never erected on Phillips and Main avenues.

The vigor of the administration of city affairs under Mayor
Schaetzel, stamped the city as being- alive to her interests, and since
that time the city officials have, as a whole, been active and vigorous
in doing everything that the growth and development of the city de-
manded. Bonding the city for the building- of railroads, the grading
and paving of streets, and such other matters as come before city



HISTORY OF MINNEHAHA COUNTY.



councils in youn^ and rapidly trro\vin^»- municipalities have been up
for action before the city councils of Sioux Falls, and at all times and
under all circumstances have been cared for in such manner as to
meet the approval of the citizens g-enerally. Of course, matters have
come before the council from time to time upon which there has been
g-reat diversity of opinion amon<>- its members, and occasionally com-
binations have been formed and projects carried throuofh, especially
in reference to the appointment of the minor city officials, without
much reg-ard to the minority.

One thing- can be truthfully said of all the mayors of the city,
they have been representative men. They have all been business
men, vigorous and enterprising in their own affairs, and anxious for
the prosperity of the city. And w^hile they have all been men in
which the positive element largely predominated, still every one of
them has had sufficient elasticity in his make-up to enable him to
stretch a point for the welfare of the city in his administration.

What the citv has done in its leg-islative and administrative
capacity, will more appropriately appear in connection with special
topics considered elsewhere.

VILLAGE OFFICERS.

The first annual election of officers in the village of Sioux Falls
took place the third Tuesday in March, 1877, when the following
officers were elected:

1877. President, C. K. Howard; trustees, J. L. Phillips,
Wm. Van Eps, E. A. Sherman, Henry Callender; clerk, C. O.
Natesta; treasurer, Georg-e B. Sammons.

1878. President, C. K. Howard; trustees, J. L. Phillips,
E. A. Sherman, N. E. Phillips, Henry Callender; clerk, C. O.
Natesta: treasurer, H. L. Hollister.

1879. President, C. K. Howard; trustees, J. L. Phillips,
C. H. Vincent, J. B. Watson, T. T. Cochran; clerk, E. W. Caldwell;
treasurer, H. L. Hollister.

1880. President, C. K. Howard; trustees, L. T. Dunning,
C. P. Weston, T. T. Cochran, Andrew Petterson; clerk, W. H. Holt;
treasurer, H. L. Hollister.

1881. President, L. T. Dunning-; trustees, J. B. Watson, W. E.
Willey, F. Kunerth, Andrew Petterson; clerk, W. H. Holt; treas-
urer, H. L. Hollister.

1882. President, T. T. Cochran; trustees, Wm. Van Eps,
C. W. Hubbard, W. E. Willey, H. Gilbert; clerk, W. Holt; treas-
urer, E. E. Sage.

Jacob Schaetzel, Jr., was president from July 24, 1882, when he
was elected to fill vacancy caused by the death 'of T. T. Cochran,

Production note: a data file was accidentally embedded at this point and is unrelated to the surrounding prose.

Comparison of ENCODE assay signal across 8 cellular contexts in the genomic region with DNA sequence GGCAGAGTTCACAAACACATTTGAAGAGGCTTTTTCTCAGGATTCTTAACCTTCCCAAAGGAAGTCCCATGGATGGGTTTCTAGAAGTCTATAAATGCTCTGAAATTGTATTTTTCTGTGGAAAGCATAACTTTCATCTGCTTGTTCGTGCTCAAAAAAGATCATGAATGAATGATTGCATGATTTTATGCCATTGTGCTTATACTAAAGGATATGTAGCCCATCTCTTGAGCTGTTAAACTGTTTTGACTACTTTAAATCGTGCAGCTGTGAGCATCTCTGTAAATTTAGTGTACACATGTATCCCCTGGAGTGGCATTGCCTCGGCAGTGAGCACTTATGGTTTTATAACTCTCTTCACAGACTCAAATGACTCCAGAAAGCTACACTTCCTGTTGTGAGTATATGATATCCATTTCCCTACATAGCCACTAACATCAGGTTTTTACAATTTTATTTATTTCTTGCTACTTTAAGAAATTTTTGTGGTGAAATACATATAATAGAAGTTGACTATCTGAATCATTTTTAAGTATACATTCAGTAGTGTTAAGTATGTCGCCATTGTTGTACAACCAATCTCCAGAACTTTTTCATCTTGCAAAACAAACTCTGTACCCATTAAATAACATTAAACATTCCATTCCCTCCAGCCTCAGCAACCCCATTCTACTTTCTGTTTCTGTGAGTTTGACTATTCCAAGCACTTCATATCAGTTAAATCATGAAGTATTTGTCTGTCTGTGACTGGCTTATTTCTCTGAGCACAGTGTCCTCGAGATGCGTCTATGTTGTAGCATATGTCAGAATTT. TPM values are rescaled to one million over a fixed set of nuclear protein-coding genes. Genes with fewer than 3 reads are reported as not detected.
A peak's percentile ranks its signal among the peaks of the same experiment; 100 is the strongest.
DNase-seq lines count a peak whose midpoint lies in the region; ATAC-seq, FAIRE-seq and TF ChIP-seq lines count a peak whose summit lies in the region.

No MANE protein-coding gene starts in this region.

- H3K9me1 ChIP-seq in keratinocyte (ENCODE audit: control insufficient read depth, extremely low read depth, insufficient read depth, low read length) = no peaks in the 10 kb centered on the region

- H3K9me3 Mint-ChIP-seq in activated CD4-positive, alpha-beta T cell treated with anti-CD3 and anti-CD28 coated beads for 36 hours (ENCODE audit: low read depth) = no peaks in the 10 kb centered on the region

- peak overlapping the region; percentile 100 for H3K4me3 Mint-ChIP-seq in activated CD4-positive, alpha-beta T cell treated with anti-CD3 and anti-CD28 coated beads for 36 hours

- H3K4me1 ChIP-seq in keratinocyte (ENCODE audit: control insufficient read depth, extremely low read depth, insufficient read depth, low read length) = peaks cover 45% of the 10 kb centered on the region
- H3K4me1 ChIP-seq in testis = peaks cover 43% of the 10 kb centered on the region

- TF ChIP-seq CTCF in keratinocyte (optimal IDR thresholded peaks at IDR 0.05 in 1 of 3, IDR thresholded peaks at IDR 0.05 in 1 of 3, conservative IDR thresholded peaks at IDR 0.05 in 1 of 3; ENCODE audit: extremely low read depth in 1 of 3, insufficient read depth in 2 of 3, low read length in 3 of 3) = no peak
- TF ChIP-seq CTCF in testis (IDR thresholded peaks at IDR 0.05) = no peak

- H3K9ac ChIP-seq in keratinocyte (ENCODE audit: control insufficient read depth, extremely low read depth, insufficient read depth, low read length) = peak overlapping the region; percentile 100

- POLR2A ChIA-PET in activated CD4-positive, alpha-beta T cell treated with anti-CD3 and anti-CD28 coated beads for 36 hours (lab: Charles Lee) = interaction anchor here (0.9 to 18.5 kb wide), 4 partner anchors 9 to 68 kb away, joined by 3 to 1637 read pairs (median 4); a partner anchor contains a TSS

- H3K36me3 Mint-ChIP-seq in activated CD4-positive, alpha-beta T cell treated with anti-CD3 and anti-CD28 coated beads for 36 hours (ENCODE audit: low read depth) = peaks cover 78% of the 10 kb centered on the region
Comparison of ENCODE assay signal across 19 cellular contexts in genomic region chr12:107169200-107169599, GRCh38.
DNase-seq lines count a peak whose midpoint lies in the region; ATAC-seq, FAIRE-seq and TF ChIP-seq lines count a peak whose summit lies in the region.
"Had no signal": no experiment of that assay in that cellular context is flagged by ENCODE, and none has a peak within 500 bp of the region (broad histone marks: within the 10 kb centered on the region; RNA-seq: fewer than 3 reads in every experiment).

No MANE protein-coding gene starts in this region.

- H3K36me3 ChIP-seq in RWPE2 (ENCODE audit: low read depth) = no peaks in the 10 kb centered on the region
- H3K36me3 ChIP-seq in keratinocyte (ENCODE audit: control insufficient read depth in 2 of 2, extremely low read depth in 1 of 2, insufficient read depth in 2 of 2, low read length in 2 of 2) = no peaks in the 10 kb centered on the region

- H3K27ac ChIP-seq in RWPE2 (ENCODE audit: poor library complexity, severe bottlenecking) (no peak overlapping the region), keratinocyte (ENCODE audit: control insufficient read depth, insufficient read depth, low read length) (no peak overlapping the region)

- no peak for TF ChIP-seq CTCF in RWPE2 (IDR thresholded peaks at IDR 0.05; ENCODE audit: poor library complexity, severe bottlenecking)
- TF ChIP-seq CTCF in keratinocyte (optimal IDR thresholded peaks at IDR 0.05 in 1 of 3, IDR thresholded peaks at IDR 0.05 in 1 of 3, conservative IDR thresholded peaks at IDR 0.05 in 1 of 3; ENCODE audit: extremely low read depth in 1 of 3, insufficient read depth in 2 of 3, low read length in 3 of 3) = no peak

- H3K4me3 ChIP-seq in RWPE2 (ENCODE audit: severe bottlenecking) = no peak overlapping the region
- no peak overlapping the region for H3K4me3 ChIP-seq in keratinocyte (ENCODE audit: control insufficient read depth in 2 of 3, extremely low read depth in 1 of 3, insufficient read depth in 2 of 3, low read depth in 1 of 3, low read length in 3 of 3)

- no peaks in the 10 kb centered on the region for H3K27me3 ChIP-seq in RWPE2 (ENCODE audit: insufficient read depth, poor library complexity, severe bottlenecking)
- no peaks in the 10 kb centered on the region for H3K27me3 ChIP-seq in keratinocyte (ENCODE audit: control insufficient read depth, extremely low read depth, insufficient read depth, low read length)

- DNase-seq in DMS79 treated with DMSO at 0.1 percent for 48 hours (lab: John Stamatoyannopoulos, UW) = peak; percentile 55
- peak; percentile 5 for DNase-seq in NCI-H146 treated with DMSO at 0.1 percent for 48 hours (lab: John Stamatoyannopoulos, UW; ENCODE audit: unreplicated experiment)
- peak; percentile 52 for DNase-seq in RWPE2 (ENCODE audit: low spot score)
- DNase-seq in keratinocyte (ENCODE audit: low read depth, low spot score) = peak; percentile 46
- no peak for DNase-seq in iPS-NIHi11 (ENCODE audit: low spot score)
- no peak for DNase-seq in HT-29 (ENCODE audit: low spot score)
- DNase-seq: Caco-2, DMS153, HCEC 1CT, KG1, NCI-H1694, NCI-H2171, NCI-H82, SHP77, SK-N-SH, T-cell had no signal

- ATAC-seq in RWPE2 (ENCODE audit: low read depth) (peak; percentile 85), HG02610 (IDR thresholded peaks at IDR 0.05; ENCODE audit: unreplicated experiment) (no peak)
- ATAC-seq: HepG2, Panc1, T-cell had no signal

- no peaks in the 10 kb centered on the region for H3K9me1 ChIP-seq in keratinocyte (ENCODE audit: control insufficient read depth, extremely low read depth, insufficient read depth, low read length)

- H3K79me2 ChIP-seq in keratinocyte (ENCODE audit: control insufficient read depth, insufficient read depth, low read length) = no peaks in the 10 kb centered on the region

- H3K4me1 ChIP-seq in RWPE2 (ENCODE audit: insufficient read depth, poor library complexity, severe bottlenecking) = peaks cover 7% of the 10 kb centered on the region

who died on the 20th day of June, 1882.

CITY OFFICERS.

1883. Mayor, Jacob Schaetzel, Jr., 2 years; aldermen, 1st
ward, P. P. Peck, 2 years, N. E. Phillips, 1 year; 2d ward, G. A.
Knott, 2 years, W. E. Willey, 1 year (Mr. Willey removing- from the
ward Otto Heynsohn was appointed to fill vacancy January 12, 1884;;



318 HISTORY OF MINNEHAHA COUNTY.



3d ward, M. Grig-sby, 2 years, P. L. Boyce, 1 year; 4th ward. True
Dennis, 2 years, J. B. Watson, 1 year; clerk, W. H. Holt; treasurer,
E. E. Sage; assessor, P. S. Emerson; police justice, R. C. Hawkins;
city justice, L, D. Henry; attorney, A. Prizzell; marshal, C. T.
Jeffers; street commissioner, L. C. Winslow.

1884. Mayor, Jacob Schaetzel, Jr.; aldermen, 1st ward, P. P.
Peck, N. E. Phillips; 2d ward, Georg-e A. Knott, C. S. Bowen; 3d
ward, M. Grigsby, John P. Norton; 4th ward, True Dennis, H M.
Stearns; clerk, W. H. Holt; treasurer, E. E. Sag-e; assessor, P. S.
Emerson; police justice, R. C. Hawkins; city justice, L. D. Henry;
attorney, A. Prizzell; marshal, C. T. Jeffers; street commissioner.
L. C. Winslow. C. S. Bowen died in Pebruary, 1885. Otto Heynson
was appointed March 24, to fill vacancy, but did not qualify, and
Charles L. Norton was appointed April 14, 1885.

1885. Mayor, H. W. Ross; aldermen, 1st ward, N. E. Phil-
lips, M. Bridg-e; 2d ward, A. G. Seney, C. L. Norton; 3d ward, J. P.
Norton, R. G. Parmley; 4th w^ard, H.'M. Stearns, A. P. Shaw; clerk,
W. H. Holt; treasurer, P. P. Peck; assessor, P. S. Emerson; city
justice, L. D. Henry; attorney, D. R. Bailey; marshal, C. T. Jeffers;
street commissioner, L. C. Winslow; health officer, S. Olney, M. D.
November 10, 1885, A. P. Shaw resigned as alderman and John O.
Meara was appointed to fill the vacancy.

1886. Mayor, H. W. Ross; aldermen, 1st ward, M. Bridge, P.
W. Taylor; 2d ward, A. G. Seney, W. E. Willey; 3d ward, R. G.
Parmley, John P. Norton; 4th ward, John O. Meara, W. E. Austin;
clerk, W. H. Holt; treasurer, George B. Sammons; assessor, M. A.
Stickney; police justice, R. C. Hawkins; city justice, L. D, Henry;
attorney, D. R. Bailey; marshal, George W. Burnside; street com-
missioner, O. A. Hawdey; health officer, S. Olney, M. D. March 18,